Lebanon’s PM “free to leave Saudi Arabia when he pleases”

16 November 2017 – The Prime Minster of Lebanon, who is allegedly being ‘detained’ by Saudi Arabia, has accepted an invitation to meet the French President in Paris, and is expected to leave Riyad ‘within 48 hours’.

Saad al-Hariri, 47, suddenly announced his resignation in a statement read from Saudi Arabia earlier this month, a move which saw Beirut accuse Riyad of keeping him under house arrest.

Saudi Arabia’s foreign minister has today said it was Hariri’s decision to resign and it will be his decision to decide when to return to Lebanon.

Adel al-Jubeir said Thursday, that although Hariri will go back to Lebanon, he will not do so before he has ‘studied the security situation’ in the country.

Lebanon’s President Michel Aoun, who has refused to accept Harari’s resignation, said he hopes an official visit to France would put an end to the country’s political crisis.

‘We hope that the crisis is over and Hariri’s acceptance of the invitation to go to France is the start of a solution,’ Aoun said on the official presidential Twitter account.

‘I am awaiting the return of Prime Minister Hariri from Paris for us to decide the next step with regards to the government.’

Hariri, 47, met French Foreign Minister Jean-Yves Le Drian in Riyadh and was invited to come to Paris for talks with President Emmanuel Macron.

Hitting back: Former Prime Minister Saad Hariri has insisted that he is free to leave Saudi Arabia whenever he likes, and is now set to leave for France within the next 48 hours

‘He will come to France and the prince has been informed,’ Jean-Yves Le Drian told reporters, referring to Saudi Crown Prince Mohammed Bin Salman with whom he held talks late on Wednesday.

Asked about the date of the visit, Le Drian replied: ‘Mr. Hariri’s schedule is a matter for Mr. Hariri,’ but a source said he is expected to leave Riyadh for France within the next 48 hours.

Yesterday, President Aoun  said as there was no reason for Hariri to still be in Saudi Arabia, he therefore considered him ‘held and detained’ by Riyad,

‘Nothing justifies the failure of Prime Minister Saad Hariri to return for 12 days, therefore we consider him to be held and detained, contrary to the Vienna Convention,’ Aoun said in a tweet on the official Lebanese presidency account yesterday.

However, Hariri soon used the same medium to respond:  ‘I want to repeat and affirm that I am perfectly fine and I will return, god willing, to dear Lebanon as I promised you, you’ll see,’ he wrote on Twitter.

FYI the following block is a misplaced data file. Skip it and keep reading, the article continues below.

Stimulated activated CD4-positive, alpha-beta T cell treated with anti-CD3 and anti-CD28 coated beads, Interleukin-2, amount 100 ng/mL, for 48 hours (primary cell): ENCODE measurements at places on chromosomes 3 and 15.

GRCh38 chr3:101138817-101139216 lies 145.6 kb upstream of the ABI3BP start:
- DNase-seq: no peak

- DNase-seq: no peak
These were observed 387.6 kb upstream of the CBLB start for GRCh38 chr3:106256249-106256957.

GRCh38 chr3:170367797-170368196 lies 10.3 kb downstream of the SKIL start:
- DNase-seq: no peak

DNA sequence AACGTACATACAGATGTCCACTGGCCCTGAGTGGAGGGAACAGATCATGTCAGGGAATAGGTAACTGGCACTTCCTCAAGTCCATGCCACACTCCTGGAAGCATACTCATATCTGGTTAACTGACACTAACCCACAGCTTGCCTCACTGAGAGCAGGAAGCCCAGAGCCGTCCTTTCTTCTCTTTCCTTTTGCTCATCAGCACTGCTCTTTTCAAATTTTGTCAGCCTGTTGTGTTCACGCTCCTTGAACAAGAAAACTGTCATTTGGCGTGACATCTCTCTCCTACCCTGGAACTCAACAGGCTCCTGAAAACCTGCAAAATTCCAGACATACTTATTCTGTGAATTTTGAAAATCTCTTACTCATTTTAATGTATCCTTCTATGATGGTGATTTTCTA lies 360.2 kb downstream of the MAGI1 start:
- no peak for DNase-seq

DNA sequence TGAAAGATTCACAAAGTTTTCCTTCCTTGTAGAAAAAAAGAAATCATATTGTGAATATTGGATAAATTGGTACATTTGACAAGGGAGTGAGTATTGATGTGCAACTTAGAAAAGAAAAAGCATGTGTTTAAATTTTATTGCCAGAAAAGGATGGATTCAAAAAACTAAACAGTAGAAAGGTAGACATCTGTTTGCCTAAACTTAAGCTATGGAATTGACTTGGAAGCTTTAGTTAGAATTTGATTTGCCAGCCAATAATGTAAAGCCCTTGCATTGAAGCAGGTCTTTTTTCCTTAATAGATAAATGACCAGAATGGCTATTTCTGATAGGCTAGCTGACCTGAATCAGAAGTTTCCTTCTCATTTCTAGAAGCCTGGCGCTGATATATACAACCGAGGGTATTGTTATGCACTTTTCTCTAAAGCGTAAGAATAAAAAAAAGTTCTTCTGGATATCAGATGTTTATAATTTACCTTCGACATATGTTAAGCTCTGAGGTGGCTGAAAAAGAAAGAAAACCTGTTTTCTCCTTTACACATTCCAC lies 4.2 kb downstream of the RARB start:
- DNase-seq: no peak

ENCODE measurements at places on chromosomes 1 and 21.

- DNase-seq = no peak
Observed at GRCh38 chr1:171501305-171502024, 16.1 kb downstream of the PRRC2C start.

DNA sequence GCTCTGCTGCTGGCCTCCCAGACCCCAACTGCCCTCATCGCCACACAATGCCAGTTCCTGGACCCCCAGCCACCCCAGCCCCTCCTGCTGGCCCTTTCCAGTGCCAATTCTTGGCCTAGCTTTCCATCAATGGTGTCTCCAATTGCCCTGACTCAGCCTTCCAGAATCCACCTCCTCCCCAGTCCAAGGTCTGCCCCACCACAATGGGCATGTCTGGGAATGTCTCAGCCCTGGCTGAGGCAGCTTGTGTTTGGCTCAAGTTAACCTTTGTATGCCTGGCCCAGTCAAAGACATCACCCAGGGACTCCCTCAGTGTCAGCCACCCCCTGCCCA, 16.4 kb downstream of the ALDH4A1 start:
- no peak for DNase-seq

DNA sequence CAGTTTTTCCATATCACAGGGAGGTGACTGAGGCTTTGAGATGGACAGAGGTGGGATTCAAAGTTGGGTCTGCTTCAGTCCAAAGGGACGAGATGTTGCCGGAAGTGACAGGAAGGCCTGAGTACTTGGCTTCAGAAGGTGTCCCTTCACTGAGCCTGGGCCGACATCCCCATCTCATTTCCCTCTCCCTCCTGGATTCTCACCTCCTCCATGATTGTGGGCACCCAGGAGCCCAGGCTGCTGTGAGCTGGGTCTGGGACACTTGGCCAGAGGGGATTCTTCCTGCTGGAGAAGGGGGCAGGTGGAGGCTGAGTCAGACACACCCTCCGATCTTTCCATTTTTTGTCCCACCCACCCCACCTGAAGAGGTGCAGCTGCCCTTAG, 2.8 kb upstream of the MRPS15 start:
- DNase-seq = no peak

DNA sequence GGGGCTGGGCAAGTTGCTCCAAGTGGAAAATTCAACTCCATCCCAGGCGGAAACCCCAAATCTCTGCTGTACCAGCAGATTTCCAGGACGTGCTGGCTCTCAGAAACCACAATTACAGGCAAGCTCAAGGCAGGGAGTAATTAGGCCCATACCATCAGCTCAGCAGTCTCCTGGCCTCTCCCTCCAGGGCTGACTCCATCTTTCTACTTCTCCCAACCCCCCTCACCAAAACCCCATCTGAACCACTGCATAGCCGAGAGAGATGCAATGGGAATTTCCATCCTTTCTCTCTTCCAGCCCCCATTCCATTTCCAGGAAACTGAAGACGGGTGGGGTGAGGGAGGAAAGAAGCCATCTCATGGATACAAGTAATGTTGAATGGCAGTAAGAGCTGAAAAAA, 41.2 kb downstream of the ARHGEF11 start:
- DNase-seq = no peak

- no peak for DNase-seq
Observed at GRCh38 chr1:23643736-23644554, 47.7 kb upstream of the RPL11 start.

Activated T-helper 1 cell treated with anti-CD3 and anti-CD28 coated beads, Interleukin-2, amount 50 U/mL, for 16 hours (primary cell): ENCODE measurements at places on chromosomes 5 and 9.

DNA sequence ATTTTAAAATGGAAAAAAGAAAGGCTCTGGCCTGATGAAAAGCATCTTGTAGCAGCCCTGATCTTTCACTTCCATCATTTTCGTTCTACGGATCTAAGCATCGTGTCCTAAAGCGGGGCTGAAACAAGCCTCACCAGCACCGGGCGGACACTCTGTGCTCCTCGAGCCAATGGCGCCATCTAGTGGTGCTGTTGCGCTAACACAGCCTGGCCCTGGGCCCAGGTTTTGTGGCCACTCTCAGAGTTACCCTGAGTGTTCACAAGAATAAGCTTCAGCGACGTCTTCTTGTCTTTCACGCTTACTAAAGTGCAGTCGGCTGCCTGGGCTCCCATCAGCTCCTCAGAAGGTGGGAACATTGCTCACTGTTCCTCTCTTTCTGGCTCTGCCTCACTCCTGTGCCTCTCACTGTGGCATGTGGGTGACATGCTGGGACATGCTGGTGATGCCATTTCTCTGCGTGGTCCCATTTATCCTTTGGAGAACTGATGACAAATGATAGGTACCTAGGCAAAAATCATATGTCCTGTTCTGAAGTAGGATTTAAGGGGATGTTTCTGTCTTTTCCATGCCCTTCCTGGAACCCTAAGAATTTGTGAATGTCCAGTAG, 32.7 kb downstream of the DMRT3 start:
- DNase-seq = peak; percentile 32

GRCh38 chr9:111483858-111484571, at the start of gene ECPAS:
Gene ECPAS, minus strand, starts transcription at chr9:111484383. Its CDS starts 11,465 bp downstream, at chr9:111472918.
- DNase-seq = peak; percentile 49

Firm friends: Lebanese Prime Minister Saad al-Hariri shakes hands with Saudi Arabia's King Salman in Riyadh, Saudi Arabia, on November 11Firm friends: Lebanese Prime Minister Saad al-Hariri shakes hands with Saudi Arabia’s King Salman in Riyadh, Saudi Arabia, on November 11

Hariri resigned as prime minister in a shock declaration read from Saudi Arabia, pitching Lebanon into deep political crisis and pushing the country back to the forefront of a regional struggle between Saudi Arabia and Iran.

At the time, Hariri accused Iran and its Lebanese ally Hezbollah of taking over his country and destabilising the broader region.

It led to speculation that he had been coerced to leave his post by Riyad and that he was under de-facto house arrest.

Hariri refuted this in an interview Sunday, saying ‘I am free here. If I want to travel tomorrow, I will,’ Hariri said.

‘I will return to Lebanon very soon,’ Hariri said, adding later that he would land in Beirut ‘in two or three days’ – a promise which he has not kept.

In the interview with his party’s own TV channel, Hariri, repeated accusations that that Iran and Hezbollah are interfering in Lebanon.

‘We cannot continue in Lebanon in a situation where Iran interferes in all Arab countries, and that there’s a political faction that interferes alongside it.

‘Maybe there’s a regional conflict between Arab countries and Iran. We’re a small country. Why put ourselves in the middle?’

Explaining himself: Lebanese watch an interview with resigned prime minister Saad Hariri at a coffee shop in Beirut

A poster of Lebanese Prime Minister Saad Hariri, hangs beside a roundabout in the northern Lebanese port city of Tripoli

Hariri, who also holds Saudi citizenship and whose father made his fortune in Saudi Arabia, said that he wrote his resignation himself and wanted to submit it in Lebanon, ‘but there was danger’.

He also appeared to lay down an exit strategy, saying he would be willing to ‘rescind the resignation’ if intervention in regional conflicts stopped.

‘We need to respect the disassociation policy,’ Hariri said, referring to an agreement among Lebanese political factions that they would not interfere in Syria’s six-year war.

He appeared to be alluding to Hezbollah’s military intervention on behalf of the Syrian government, to which Hariri is opposed.

Hariri, a two-time premier, cited fears for his life when he resigned from his post, less than a year after his unity government was formed with Hezbollah.

The Arab League said it would hold an extraordinary meeting on Sunday at the request of Saudi Arabia to discuss ‘violations’ by Iran in the region.

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